Searching for strength with the big “C”
Mia is gearing up for the best senior year ever. She's got cheerleader BFFs, the captain of the soccer team on her arm and her pick of Ivy League schools. When her overall tiredness and tendency to bruise lead to a diagnosis of leukemia, she's stopped in her tracks. Send Me a Sign follows Mia's treatment, recovery and constant pursuit of a definite answer to the question, “What should I do?” When everything around you is a potential message from the universe, it's easy to get confused.
Author Tiffany Schmidt is smart to tell the story from Mia's point of view. When her mother advises her to hide the cancer from her friends, we know Mia doesn't want to hurt them but is afraid of hurting her mother even more. Her best friend Gyver and boyfriend Ryan are supportive at different times in her treatment, leading to a complex triangle of emotions and affection. She spends so much time monitoring the states of everyone around her that her own health is further compromised, leading to another hospitalization. “I slept eighteen hours and woke up feeling betterish and also worse.” When she drops her guard and finally admits to being scared, the healing can begin.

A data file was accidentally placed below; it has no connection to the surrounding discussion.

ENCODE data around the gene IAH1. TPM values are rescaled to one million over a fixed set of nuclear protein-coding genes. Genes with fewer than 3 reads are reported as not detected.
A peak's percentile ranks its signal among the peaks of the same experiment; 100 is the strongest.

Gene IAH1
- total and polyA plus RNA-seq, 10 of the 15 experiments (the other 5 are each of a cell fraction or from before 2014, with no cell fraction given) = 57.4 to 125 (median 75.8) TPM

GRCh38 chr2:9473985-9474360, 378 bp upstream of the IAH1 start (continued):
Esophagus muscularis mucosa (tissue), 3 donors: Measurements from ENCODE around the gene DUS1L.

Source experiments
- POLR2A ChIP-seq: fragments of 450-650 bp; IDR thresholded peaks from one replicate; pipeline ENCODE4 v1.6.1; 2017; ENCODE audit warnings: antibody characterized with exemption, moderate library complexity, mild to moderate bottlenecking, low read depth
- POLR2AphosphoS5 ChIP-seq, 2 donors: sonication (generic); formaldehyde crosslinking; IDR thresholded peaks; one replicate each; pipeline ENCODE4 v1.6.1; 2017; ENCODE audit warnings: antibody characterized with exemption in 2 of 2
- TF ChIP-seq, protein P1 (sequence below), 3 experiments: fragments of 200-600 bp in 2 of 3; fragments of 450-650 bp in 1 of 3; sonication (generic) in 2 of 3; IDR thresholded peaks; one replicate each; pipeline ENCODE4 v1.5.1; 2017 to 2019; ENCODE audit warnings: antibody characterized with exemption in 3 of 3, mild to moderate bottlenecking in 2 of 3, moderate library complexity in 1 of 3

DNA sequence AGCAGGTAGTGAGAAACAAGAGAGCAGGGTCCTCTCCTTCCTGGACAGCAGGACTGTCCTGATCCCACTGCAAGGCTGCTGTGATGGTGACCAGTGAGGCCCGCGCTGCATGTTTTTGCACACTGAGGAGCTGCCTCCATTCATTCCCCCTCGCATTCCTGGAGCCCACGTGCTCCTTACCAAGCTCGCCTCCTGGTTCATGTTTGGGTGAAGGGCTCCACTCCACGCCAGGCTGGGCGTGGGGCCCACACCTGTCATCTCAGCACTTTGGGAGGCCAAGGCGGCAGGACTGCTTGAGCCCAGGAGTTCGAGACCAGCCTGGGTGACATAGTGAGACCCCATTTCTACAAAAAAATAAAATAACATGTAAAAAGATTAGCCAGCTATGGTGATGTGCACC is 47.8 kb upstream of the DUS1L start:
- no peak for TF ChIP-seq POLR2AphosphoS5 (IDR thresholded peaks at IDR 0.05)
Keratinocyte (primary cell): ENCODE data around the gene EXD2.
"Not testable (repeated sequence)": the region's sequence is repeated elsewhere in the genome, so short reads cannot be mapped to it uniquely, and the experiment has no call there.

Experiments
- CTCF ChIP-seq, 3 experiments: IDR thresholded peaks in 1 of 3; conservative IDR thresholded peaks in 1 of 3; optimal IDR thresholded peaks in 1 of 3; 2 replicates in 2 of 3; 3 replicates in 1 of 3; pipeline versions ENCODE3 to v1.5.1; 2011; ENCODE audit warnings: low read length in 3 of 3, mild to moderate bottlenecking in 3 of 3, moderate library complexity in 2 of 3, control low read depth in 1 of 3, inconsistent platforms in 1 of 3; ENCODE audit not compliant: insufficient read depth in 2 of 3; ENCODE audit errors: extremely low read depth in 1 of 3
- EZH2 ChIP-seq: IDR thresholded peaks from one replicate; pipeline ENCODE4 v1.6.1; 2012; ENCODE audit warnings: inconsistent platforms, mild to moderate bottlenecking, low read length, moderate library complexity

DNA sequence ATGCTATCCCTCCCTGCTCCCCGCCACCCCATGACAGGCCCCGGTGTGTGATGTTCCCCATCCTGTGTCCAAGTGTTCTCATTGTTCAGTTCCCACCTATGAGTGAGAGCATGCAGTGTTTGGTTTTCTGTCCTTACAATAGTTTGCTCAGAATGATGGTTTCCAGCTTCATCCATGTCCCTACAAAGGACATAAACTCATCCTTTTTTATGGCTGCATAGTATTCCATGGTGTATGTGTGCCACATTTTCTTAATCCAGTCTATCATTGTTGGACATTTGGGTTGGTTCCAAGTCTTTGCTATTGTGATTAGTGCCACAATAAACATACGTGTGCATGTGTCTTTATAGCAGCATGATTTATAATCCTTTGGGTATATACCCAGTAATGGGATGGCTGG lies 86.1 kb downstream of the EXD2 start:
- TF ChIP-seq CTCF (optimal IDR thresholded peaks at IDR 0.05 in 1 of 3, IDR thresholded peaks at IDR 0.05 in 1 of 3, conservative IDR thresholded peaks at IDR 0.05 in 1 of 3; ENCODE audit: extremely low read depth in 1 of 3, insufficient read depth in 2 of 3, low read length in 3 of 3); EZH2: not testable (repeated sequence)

To finally enjoy life again, Mia comes to believe she's not going to make it, then realizes she has a chance and relaxes her superstitions somewhat. By that time, we care enough to root for her health and happiness—and pray her mother will take a yoga class and chill out. Send Me a Sign is a story of serious illness, but it’s also a love story and a fresh look at the nature of belief. Check it out.